16 Privacy Protection with Shared Certificates 237
16.1 Shared Certificates / 237
16.2 The Combinatorial Certificate Scheme / 237
16.3 Certificate Revocation Collateral Damage / 239
16.4 Certified Intervals / 242
16.4.1 The Concept of Certified Interval / 242
16.4.2 Certified Interval Produced by the Original Combinatorial Certificate Scheme / 242
16.5 Reduce Collateral Damage and Improve Certified Interval / 244
16.5.1 Reduce Collateral Damage Caused by a Single Misused Certificate / 245
16.5.2 Vehicles Become Statistically Distinguishable When Misusing Multiple Certificates / 248
16.5.3 The Dynamic Reward Algorithm / 250
16.6 Privacy in Low Vehicle Density Areas / 253
16.6.1 The Problem / 253
16.6.2 The Blend-In Algorithm to Improve Privacy / 256
References / 259
17 Privacy Protection with Short-Lived Unique Certificates 260
17.1 Short-Lived Unique Certificates / 260
17.2 The Basic Short-Lived Certificate Scheme / 261
17.3 The Problem of Large CRL / 263
17.4 Anonymously Linked Certificates to Reduce CRL Size / 264
17.4.1 Certificate Tags / 264
17.4.2 CRL Processing by Vehicles / 265
17.4.3 Backward Unlinkability / 267
17.5 Reduce CRL Search Time / 268
17.6 Unlinked Short-Lived Certificates / 269
17.7 Reduce the Volume of Certificate Request and Response Messages / 270
17.8 Determine the Number of Certificates for Each Vehicle / 270
References / 273
18 Privacy Protection with Group Signatures 274
18.1 Group Signatures / 274
18.2 Zero-Knowledge Proof of Knowledge / 275
18.3 The ACJT Group Signature Scheme and its Extensions / 277
18.3.1 The ACJT Group Signature Scheme / 277
18.3.2 The Challenge of Group Membership Revocation / 282
18.3.3 ACJT Extensions to Support Membership Revocation / 283
18.4 The CG Group Signature Scheme with Revocation / 286
18.5 The Short Group Signatures Scheme / 288
18.5.1 The Short Group Signatures Scheme / 288
18.5.2 Membership Revocation / 291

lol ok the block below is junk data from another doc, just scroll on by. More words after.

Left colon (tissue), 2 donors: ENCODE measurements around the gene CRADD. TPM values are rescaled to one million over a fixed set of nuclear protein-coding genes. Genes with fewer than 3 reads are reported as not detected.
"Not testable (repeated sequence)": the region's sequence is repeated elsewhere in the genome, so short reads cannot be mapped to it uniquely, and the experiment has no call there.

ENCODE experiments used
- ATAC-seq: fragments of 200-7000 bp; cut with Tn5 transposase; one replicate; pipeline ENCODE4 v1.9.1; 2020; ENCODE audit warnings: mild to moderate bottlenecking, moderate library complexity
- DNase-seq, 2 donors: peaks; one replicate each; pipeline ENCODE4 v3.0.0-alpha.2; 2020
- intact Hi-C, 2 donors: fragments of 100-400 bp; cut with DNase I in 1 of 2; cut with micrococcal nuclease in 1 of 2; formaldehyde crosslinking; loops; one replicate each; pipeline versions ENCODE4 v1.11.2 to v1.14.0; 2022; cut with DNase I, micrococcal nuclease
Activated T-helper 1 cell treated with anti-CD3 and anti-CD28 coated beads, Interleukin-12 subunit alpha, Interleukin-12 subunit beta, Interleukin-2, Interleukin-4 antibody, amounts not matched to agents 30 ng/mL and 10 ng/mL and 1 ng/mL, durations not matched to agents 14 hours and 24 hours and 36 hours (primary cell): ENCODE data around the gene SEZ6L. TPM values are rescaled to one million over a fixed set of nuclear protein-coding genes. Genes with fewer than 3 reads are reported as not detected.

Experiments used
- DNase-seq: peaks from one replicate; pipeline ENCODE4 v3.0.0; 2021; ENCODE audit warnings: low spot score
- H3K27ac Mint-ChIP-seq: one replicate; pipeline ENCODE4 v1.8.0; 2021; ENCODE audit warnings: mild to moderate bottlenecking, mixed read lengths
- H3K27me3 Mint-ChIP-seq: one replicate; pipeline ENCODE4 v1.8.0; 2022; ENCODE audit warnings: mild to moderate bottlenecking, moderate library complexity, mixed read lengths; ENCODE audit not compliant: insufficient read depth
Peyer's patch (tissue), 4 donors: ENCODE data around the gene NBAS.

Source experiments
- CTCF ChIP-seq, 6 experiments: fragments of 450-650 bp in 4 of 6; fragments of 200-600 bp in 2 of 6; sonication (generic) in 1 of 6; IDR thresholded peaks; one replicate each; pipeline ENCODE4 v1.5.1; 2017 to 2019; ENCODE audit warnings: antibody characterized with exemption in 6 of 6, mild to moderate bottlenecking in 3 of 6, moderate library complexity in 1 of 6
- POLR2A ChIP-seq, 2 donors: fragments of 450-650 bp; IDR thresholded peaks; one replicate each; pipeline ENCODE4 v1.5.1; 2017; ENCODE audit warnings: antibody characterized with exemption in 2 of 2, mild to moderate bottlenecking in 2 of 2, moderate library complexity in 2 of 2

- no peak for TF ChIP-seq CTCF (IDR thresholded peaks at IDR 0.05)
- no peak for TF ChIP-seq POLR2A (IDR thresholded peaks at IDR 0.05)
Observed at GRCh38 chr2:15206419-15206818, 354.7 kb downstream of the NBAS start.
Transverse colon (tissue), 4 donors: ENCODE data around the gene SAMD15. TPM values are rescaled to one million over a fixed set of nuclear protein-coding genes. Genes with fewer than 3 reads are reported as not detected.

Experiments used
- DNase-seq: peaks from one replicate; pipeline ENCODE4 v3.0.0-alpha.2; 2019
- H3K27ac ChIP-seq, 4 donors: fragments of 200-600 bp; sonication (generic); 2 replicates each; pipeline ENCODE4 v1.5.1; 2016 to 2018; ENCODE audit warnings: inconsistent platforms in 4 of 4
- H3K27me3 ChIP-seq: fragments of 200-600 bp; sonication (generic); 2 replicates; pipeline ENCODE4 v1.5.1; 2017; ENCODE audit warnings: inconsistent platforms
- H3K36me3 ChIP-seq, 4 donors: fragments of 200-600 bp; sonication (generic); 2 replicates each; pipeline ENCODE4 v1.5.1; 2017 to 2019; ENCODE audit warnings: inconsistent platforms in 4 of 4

18.6 Group Signature Schemes with Verifier-Local Revocation / 292
References / 293
19 Privacy Protection against Certificate Authorities 295
19.1 Introduction / 295
19.2 Basic Idea / 295
19.3 Baseline Split CA Architecture, Protocol, and Message Processing / 297
19.4 Split CA Architecture for Shared Certifi cates / 301
19.5 Split CA Architecture for Unlinked Short-Lived Certificates / 302
19.5.1 Acquire One Unlinked Certifi cate at a Time / 302
19.5.2 Assign Batches of Unlinked Short-Lived Certifi cates / 304
19.5.3 Revoke Batches of Unlinked Certifi cates / 306
19.5.4 Request for Decryption Keys for Certificate Batches / 307
19.6 Split CA Architecture for Anonymously Linked Short-Lived Certificates / 308
19.6.1 Assign One Anonymously Linked Short-Lived Certificate at a Time / 308
19.6.2 Assign Batches of Anonymously Linked Short-Lived Certificates / 311
19.6.3 Revoke Batches of Anonymously Linked Short-Lived Certificates / 312
19.6.4 Request for Decryption Keys for Certificate Batches / 313
References / 314
20 Comparison of Privacy-Preserving Certificate Management Schemes 315
20.1 Introduction / 315
20.2 Comparison of Main Characteristics / 316
20.3 Misbehavior Detection / 320
20.4 Abilities to Prevent Privacy Abuse by CA and MDS Operators / 321
20.5 Summary / 322
21 IEEE 1609.2 Security Services 323
21.1 Introduction / 323
21.2 The IEEE 1609.2 Standard / 323
21.3 Certificates and Certificate Authority Hierarchy / 325
21.4 Formats for Public Key, Signature, Certificate, and CRL / 327
21.4.1 Public Key Formats / 327
21.4.2 Signature Formats / 328
21.4.3 Certificate Format / 329
21.4.4 CRL Format / 332
21.5 Message Formats and Processing for Generating Encrypted Messages / 333
21.6 Sending Messages / 335
21.7 Request Certifi cates from the CA / 336
21.8 Request and Processing CRL / 343
21.9 What the Current IEEE 1609.2 Standard Does Not Cover / 344
21.9.1 No Support for Anonymous Message Authentication / 344
21.9.2 Separate Vehicle-CA Communication Protocols Are Required / 344
21.9.3 Interactions and Interfaces between CA Entities Not Addressed / 346
References / 346
22 4G for Vehicle Safety Communications 347
22.1 Introduction / 347
22.2 Long-Term Revolution (LTE) / 347
22.3 LTE for Vehicle Safety Communications / 353
22.3.1 Issues to Be Addressed / 353
22.3.2 LTE for V2I Safety Communications / 353
22.3.3 LTE for V2V Safety Communications / 356
22.3.4 LTE Broadcast and Multicast Services / 357
References / 358
Glossary 360
Index 367


Library of Congress subject headings for this publication:
Vehicular ad hoc networks (Computer networks) -- Safety measures.
Automobiles -- Safety appliances.
Automobiles -- Collision avoidance systems.
TECHNOLOGY & ENGINEERING / Civil / General. -- bisacsh